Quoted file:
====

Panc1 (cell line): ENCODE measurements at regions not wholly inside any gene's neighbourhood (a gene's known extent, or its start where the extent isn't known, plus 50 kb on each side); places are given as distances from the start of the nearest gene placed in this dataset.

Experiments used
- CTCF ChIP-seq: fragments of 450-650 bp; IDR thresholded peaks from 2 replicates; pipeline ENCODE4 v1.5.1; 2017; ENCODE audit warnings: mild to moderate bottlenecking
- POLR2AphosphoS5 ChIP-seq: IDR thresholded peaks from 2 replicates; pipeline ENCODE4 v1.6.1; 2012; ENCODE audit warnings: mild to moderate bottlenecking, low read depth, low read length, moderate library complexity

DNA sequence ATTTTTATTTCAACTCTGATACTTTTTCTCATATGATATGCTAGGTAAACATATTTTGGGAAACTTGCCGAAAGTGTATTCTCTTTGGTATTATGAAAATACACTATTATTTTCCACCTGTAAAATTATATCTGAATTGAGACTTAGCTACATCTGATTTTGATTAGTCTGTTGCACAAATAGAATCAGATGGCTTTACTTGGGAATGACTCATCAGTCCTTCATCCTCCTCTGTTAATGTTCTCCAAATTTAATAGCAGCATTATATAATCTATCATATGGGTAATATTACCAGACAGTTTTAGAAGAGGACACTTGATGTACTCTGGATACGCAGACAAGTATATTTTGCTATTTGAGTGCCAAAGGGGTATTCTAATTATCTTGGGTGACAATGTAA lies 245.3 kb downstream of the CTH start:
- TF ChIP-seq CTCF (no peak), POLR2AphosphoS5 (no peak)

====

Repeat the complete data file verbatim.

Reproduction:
Panc1 (cell line): ENCODE measurements at regions not wholly inside any gene's neighbourhood (a gene's known extent, or its start where the extent isn't known, plus 50 kb on each side); places are given as distances from the start of the nearest gene placed in this dataset.

Experiments used
- CTCF ChIP-seq: fragments of 450-650 bp; IDR thresholded peaks from 2 replicates; pipeline ENCODE4 v1.5.1; 2017; ENCODE audit warnings: mild to moderate bottlenecking
- POLR2AphosphoS5 ChIP-seq: IDR thresholded peaks from 2 replicates; pipeline ENCODE4 v1.6.1; 2012; ENCODE audit warnings: mild to moderate bottlenecking, low read depth, low read length, moderate library complexity

DNA sequence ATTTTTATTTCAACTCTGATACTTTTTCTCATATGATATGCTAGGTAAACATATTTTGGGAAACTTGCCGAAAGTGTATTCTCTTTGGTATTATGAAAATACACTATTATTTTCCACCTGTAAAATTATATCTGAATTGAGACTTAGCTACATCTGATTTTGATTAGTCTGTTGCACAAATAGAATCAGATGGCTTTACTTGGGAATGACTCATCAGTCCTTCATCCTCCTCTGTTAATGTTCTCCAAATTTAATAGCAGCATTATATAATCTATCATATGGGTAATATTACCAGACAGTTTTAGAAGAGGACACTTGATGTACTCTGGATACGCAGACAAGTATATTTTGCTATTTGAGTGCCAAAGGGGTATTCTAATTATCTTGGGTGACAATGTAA lies 245.3 kb downstream of the CTH start:
- TF ChIP-seq CTCF (no peak), POLR2AphosphoS5 (no peak)